Shadows shifted below the trees, unreachable by the moons’ rays.

A papilion flew beneath the canopy. Lallana reached out with gentle speed, tenderly grasping the palm-sized creature. Its glowing wings and feathered antennae gleamed through the shadows with the same silvery light as the moons.

She placed it on her knee, using her neck-tie to wipe the heavy raindrops from its wings. Its low purr flitted through the night.

I watched her silently, wondering if it, too, felt trapped within the border.

“Clara?” Charlie frowned. “You okay?”

I sighed and dropped from the branch. Another night staring at a desired future. Another night where nothing changed. “Come on. Time to get back.”

Charlie and Lallana exchanged a glance.

“What?” I asked.

Lallana swung her legs, her embarrassment of the afternoon forgotten, and the papilion took off into the upper branches. “It’s your eighteenth birthday.”

Charlie clambered down beside me. “We got you something.” He reached out a balled fist and placed their gift in my palm: a single, clear crystal, carefully attached to a piece of frayed string.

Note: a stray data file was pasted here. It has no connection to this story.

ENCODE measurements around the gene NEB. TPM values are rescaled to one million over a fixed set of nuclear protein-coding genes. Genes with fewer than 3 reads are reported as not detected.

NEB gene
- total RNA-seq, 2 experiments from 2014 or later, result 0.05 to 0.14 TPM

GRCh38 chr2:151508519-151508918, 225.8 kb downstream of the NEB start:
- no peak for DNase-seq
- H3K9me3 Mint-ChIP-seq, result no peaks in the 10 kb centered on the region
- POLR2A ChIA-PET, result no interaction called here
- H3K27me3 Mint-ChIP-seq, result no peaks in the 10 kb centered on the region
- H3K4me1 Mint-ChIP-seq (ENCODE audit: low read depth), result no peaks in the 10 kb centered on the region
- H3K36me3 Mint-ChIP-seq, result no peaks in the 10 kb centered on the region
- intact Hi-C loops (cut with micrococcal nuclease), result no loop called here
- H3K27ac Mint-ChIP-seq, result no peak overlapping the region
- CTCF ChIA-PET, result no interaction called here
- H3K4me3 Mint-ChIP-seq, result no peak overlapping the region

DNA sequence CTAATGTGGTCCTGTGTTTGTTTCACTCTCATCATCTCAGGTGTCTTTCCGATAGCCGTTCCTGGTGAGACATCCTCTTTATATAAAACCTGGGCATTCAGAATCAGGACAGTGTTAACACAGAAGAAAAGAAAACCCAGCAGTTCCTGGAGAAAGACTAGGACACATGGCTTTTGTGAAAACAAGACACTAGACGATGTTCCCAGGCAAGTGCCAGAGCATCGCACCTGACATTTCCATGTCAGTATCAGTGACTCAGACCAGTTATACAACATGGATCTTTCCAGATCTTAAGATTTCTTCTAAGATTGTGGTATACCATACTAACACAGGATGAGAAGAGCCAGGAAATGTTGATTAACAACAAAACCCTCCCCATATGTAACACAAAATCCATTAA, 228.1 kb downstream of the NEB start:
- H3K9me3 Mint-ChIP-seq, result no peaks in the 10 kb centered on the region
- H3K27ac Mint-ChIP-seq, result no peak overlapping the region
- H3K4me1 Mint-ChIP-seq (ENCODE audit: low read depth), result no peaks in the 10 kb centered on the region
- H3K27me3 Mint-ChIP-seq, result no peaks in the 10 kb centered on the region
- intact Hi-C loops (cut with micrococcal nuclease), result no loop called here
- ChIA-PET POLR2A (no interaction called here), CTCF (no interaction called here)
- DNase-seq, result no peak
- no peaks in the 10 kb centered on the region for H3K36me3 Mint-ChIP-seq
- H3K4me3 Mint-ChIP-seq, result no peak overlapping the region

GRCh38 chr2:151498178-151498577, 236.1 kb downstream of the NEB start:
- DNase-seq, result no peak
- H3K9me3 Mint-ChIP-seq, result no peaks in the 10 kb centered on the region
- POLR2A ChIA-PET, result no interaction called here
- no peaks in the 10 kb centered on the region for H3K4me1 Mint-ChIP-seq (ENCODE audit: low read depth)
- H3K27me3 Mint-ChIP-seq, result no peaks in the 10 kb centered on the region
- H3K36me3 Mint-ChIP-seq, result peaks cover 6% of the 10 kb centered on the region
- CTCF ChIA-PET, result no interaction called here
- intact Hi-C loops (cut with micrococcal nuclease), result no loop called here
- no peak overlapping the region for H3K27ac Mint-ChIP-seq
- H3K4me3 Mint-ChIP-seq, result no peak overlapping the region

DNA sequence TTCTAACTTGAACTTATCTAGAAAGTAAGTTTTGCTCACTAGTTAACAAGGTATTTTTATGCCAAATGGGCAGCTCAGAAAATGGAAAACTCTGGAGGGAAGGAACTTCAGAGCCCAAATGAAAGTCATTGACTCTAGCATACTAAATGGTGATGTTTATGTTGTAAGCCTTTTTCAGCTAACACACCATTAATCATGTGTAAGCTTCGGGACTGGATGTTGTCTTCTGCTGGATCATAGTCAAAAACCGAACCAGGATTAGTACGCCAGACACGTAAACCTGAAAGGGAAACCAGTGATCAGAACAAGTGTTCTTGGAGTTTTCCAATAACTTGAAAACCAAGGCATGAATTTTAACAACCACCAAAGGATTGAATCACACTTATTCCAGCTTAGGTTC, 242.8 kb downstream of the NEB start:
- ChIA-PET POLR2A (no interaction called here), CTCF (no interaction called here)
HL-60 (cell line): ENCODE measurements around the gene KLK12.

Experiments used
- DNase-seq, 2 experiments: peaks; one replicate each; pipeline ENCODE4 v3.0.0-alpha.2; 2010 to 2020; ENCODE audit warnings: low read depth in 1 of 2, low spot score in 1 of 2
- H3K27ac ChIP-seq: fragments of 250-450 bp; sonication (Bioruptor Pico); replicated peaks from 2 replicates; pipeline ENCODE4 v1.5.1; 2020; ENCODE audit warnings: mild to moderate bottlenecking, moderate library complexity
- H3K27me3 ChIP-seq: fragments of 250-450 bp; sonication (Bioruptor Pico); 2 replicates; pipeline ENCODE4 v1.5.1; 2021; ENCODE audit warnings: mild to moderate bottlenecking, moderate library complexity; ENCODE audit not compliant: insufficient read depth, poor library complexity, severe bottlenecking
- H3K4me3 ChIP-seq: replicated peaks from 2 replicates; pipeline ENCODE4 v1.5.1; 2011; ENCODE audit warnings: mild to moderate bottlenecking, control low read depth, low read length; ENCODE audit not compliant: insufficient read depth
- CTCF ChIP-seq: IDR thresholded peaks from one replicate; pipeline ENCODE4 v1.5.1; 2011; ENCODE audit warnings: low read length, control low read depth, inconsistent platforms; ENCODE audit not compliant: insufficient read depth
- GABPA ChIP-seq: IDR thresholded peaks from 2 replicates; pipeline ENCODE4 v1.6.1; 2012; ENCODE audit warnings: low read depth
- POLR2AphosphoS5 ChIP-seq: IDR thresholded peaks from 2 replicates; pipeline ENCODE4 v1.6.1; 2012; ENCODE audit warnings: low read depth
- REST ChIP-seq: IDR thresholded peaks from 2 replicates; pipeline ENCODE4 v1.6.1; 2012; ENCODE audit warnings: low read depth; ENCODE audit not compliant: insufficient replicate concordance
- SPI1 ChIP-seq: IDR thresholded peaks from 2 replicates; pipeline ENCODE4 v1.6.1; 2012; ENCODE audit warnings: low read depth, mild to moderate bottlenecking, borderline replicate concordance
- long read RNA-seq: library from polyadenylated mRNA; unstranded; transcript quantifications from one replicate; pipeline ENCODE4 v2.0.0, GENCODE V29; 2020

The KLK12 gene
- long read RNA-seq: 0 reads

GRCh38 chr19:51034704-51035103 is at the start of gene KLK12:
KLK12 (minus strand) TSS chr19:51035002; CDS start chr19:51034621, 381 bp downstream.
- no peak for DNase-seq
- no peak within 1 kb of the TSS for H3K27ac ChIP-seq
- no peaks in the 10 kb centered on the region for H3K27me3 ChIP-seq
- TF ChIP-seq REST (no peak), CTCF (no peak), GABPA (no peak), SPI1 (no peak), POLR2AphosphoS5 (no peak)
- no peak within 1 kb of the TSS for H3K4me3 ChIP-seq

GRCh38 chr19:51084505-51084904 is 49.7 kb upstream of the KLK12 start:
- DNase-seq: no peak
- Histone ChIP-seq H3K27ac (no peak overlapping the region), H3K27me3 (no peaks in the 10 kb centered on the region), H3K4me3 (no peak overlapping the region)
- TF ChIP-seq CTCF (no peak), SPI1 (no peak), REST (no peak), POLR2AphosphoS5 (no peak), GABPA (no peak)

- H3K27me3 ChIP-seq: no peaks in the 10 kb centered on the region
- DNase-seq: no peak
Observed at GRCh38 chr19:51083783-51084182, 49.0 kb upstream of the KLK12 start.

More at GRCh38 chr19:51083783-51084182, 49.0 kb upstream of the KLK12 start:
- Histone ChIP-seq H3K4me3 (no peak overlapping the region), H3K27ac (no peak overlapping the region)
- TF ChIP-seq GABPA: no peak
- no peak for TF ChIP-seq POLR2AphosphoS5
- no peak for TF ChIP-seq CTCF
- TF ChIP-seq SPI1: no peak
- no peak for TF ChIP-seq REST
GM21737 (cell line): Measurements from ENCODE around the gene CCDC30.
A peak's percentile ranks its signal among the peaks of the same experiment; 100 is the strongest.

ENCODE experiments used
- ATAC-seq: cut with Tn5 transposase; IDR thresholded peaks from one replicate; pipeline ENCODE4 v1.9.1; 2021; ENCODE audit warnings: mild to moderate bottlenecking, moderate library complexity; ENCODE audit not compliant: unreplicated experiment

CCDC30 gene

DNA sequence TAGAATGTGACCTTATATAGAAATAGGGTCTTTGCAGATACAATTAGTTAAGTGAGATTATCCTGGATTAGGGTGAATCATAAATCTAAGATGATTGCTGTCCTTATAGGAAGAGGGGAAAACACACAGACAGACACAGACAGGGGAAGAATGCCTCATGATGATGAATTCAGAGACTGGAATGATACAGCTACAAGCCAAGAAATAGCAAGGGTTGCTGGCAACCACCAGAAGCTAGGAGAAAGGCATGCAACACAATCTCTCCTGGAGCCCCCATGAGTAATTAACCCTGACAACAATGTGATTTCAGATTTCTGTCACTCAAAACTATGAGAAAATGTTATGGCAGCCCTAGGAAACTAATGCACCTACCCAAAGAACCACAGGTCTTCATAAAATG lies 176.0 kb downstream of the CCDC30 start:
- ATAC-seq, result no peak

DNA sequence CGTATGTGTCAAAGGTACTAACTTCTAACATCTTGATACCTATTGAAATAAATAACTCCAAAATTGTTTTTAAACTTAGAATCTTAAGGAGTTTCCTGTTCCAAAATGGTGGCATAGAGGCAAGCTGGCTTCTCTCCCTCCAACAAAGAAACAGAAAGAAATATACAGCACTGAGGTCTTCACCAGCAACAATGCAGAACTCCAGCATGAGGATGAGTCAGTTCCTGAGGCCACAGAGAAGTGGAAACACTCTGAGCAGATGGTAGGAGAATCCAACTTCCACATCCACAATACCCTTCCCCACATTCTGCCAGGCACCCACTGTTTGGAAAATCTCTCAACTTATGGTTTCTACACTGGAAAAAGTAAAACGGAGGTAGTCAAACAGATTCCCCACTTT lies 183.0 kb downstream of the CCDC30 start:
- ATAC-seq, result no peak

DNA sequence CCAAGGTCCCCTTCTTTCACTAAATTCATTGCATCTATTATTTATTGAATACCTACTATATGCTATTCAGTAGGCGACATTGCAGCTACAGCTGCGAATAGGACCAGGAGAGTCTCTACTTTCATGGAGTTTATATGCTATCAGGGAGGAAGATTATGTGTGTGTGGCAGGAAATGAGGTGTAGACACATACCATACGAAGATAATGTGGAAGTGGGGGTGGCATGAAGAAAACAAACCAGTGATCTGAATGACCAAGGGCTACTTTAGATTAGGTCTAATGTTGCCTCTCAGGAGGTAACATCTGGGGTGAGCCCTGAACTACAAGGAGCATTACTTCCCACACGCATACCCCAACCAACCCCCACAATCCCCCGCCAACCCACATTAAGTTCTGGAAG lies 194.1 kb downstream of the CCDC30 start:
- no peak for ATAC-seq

“Is this the string you keep in the box under your bed?” I didn’t know its significance. He treasured it. Something from his past, before he came to the village, but I’d given up questioning him years ago when I witnessed his tear-filled eyes.


  1. Hey Sophie!

    I really enjoyed the opening, with the invisible wall (not glass) sealing Clara into the village. The tactile detail was really cool and put us right in the middle of her five senses.

    I had a couple logistical questions...does Charlie not count as a child since Clara thinks there are only two kids in the village? Since she works the fields, does that mean she gets to go outside the invisible wall after all?